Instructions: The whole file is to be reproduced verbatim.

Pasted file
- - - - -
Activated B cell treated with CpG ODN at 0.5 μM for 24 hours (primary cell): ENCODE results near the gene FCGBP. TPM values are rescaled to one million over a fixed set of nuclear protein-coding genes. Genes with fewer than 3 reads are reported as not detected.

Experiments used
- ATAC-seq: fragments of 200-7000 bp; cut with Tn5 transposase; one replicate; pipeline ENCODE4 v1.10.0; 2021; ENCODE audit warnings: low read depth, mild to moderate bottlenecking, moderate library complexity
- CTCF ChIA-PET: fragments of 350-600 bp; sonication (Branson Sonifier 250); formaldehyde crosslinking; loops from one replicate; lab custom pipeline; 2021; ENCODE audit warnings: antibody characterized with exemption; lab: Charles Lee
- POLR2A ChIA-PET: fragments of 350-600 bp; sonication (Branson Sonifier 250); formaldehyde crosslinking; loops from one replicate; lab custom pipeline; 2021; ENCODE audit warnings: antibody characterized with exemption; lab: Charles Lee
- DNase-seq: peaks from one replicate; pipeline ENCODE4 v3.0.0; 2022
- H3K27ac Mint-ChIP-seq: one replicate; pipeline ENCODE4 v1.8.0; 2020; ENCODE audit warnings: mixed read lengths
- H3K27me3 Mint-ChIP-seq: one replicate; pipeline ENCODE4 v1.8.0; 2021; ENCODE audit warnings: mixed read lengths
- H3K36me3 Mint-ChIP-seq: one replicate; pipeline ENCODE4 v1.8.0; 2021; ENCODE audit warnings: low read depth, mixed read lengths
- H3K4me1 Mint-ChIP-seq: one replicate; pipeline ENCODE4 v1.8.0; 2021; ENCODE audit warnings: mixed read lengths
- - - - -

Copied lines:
Activated B cell treated with CpG ODN at 0.5 μM for 24 hours (primary cell): ENCODE results near the gene FCGBP. TPM values are rescaled to one million over a fixed set of nuclear protein-coding genes. Genes with fewer than 3 reads are reported as not detected.

Experiments used
- ATAC-seq: fragments of 200-7000 bp; cut with Tn5 transposase; one replicate; pipeline ENCODE4 v1.10.0; 2021; ENCODE audit warnings: low read depth, mild to moderate bottlenecking, moderate library complexity
- CTCF ChIA-PET: fragments of 350-600 bp; sonication (Branson Sonifier 250); formaldehyde crosslinking; loops from one replicate; lab custom pipeline; 2021; ENCODE audit warnings: antibody characterized with exemption; lab: Charles Lee
- POLR2A ChIA-PET: fragments of 350-600 bp; sonication (Branson Sonifier 250); formaldehyde crosslinking; loops from one replicate; lab custom pipeline; 2021; ENCODE audit warnings: antibody characterized with exemption; lab: Charles Lee
- DNase-seq: peaks from one replicate; pipeline ENCODE4 v3.0.0; 2022
- H3K27ac Mint-ChIP-seq: one replicate; pipeline ENCODE4 v1.8.0; 2020; ENCODE audit warnings: mixed read lengths
- H3K27me3 Mint-ChIP-seq: one replicate; pipeline ENCODE4 v1.8.0; 2021; ENCODE audit warnings: mixed read lengths
- H3K36me3 Mint-ChIP-seq: one replicate; pipeline ENCODE4 v1.8.0; 2021; ENCODE audit warnings: low read depth, mixed read lengths
- H3K4me1 Mint-ChIP-seq: one replicate; pipeline ENCODE4 v1.8.0; 2021; ENCODE audit warnings: mixed read lengths